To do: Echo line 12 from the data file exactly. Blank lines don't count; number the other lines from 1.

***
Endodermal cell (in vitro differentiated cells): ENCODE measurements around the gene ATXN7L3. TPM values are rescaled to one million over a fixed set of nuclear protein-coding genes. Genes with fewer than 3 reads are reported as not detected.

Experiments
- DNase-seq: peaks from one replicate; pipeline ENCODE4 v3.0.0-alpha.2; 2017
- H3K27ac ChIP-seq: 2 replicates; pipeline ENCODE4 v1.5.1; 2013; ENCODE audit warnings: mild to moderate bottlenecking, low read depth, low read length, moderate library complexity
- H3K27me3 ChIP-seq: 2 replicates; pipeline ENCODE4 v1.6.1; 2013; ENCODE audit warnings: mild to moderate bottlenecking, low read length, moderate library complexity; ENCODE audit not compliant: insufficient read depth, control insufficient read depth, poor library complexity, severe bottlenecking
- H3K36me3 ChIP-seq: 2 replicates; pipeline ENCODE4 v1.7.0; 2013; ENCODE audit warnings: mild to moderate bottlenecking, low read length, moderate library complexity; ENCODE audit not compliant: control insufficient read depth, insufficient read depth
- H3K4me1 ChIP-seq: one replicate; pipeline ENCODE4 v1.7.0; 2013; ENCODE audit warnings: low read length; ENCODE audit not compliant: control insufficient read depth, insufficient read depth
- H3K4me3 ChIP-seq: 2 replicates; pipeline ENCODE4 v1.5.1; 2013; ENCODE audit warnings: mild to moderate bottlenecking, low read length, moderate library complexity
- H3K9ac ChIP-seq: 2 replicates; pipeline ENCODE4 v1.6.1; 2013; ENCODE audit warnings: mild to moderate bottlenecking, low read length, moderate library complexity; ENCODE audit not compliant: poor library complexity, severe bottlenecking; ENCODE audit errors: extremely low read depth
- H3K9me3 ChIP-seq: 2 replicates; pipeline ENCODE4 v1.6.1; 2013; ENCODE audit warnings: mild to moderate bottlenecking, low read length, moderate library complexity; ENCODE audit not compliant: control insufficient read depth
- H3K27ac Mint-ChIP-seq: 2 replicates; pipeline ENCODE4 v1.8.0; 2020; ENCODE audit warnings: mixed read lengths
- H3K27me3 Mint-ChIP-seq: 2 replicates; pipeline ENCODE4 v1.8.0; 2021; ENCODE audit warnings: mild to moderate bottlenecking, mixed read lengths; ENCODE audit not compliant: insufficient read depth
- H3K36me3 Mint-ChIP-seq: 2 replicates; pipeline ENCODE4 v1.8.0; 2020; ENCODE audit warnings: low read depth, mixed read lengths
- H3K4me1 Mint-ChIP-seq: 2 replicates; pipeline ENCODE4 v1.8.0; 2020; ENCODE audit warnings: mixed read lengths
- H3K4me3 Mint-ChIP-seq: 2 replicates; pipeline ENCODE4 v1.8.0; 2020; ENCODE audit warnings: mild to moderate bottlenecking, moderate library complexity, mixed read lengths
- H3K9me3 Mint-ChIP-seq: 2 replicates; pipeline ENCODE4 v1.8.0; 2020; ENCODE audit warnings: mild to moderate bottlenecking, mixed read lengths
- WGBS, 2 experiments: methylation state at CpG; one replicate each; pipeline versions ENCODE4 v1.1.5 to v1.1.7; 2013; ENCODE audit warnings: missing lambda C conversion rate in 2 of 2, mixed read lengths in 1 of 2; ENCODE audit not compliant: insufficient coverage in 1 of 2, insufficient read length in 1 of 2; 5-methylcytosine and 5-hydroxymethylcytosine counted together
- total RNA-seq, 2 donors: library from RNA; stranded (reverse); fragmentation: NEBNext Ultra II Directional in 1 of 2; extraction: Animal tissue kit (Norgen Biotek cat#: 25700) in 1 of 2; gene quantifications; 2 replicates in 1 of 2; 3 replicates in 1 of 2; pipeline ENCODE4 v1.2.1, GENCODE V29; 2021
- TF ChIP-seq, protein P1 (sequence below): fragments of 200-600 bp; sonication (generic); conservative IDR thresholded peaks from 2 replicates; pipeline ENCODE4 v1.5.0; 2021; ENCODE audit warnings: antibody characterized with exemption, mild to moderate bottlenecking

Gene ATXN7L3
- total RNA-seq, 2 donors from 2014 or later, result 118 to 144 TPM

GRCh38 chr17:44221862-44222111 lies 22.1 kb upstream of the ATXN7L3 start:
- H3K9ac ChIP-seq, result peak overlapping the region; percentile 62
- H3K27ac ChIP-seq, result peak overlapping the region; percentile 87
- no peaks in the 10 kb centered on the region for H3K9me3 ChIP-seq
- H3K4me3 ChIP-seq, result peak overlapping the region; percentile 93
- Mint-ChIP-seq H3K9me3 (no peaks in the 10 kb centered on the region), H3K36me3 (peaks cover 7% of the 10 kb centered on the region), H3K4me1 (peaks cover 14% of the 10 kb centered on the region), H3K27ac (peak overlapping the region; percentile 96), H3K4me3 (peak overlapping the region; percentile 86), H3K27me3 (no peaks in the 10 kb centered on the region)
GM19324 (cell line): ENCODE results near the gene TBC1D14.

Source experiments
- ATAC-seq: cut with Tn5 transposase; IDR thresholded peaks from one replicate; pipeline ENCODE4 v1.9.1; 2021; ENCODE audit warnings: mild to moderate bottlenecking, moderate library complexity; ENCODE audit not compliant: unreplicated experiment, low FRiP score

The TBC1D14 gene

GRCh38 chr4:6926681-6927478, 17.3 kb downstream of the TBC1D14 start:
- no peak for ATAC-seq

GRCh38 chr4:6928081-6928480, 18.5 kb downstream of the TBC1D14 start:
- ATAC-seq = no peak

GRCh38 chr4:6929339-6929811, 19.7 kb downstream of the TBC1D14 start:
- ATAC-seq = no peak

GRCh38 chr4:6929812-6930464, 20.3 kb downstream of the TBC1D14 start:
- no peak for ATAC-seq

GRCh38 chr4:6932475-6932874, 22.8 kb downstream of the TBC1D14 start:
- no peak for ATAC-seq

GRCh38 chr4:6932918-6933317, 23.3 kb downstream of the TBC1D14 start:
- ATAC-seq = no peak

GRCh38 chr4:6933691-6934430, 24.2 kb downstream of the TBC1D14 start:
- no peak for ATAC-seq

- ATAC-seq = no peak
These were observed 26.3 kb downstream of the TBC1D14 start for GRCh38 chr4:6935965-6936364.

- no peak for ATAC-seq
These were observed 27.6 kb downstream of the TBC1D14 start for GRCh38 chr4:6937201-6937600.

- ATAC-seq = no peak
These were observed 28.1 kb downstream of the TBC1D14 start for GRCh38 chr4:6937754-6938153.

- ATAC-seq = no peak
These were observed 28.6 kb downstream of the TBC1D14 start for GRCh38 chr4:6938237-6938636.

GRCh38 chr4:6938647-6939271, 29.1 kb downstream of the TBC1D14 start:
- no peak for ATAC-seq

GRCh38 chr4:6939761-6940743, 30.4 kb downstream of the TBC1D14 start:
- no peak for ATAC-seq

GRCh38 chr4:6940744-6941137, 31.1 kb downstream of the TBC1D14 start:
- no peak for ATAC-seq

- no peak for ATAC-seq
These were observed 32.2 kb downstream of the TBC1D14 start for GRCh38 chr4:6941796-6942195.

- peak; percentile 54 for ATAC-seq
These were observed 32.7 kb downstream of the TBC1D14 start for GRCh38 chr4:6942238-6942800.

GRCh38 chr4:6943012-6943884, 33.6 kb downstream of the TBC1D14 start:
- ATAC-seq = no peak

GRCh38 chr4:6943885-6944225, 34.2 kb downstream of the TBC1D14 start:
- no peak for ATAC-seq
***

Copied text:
- H3K27me3 Mint-ChIP-seq: 2 replicates; pipeline ENCODE4 v1.8.0; 2021; ENCODE audit warnings: mild to moderate bottlenecking, mixed read lengths; ENCODE audit not compliant: insufficient read depth